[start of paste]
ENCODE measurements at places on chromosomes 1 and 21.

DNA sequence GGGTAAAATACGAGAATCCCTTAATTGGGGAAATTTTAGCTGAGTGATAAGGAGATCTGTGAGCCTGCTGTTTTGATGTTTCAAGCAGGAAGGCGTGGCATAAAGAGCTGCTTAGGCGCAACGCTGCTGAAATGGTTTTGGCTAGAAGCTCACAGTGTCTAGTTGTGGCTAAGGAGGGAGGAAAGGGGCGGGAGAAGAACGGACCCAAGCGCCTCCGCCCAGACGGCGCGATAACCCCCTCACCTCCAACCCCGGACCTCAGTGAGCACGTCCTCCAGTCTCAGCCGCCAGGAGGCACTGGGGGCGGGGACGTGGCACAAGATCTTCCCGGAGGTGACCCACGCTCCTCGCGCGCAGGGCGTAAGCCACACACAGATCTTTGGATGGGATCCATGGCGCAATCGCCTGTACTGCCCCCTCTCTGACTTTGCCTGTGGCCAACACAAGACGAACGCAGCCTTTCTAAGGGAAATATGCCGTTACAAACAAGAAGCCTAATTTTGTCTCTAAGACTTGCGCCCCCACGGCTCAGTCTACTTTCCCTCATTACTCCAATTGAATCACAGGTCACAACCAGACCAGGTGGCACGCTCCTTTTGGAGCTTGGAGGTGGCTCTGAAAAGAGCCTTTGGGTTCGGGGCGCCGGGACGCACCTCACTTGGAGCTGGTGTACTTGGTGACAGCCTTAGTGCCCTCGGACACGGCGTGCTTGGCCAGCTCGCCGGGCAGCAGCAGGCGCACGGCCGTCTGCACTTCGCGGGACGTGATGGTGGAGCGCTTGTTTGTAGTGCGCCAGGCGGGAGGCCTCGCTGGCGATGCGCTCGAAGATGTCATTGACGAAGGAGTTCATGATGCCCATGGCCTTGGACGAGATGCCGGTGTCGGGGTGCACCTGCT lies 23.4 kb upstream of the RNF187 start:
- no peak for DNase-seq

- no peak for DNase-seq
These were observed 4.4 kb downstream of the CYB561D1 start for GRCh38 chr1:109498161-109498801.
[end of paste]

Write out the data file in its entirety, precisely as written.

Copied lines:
ENCODE measurements at places on chromosomes 1 and 21.

DNA sequence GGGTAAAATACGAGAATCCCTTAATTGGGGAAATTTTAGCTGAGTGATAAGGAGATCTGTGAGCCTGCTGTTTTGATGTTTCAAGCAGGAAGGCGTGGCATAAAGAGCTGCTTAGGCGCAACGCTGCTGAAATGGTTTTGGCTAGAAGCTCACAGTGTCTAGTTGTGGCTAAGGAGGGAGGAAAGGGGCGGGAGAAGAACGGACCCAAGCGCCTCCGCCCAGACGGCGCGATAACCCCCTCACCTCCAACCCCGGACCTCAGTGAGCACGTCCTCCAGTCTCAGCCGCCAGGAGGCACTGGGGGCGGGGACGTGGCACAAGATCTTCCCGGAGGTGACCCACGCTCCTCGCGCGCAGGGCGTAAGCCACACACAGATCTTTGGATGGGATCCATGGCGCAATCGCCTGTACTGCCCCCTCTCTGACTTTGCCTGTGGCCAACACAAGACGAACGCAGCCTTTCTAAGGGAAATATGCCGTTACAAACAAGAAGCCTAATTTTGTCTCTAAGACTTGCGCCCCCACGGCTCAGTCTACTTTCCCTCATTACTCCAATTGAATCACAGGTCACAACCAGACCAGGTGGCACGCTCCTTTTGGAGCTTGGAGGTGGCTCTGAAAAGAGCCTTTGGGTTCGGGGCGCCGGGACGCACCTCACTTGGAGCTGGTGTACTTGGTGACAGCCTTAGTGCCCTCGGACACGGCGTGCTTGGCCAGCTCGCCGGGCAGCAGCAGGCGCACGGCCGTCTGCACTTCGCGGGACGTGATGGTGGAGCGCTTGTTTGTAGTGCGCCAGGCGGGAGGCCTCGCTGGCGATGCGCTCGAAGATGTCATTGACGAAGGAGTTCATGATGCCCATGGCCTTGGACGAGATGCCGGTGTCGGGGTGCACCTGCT lies 23.4 kb upstream of the RNF187 start:
- no peak for DNase-seq

- no peak for DNase-seq
These were observed 4.4 kb downstream of the CYB561D1 start for GRCh38 chr1:109498161-109498801.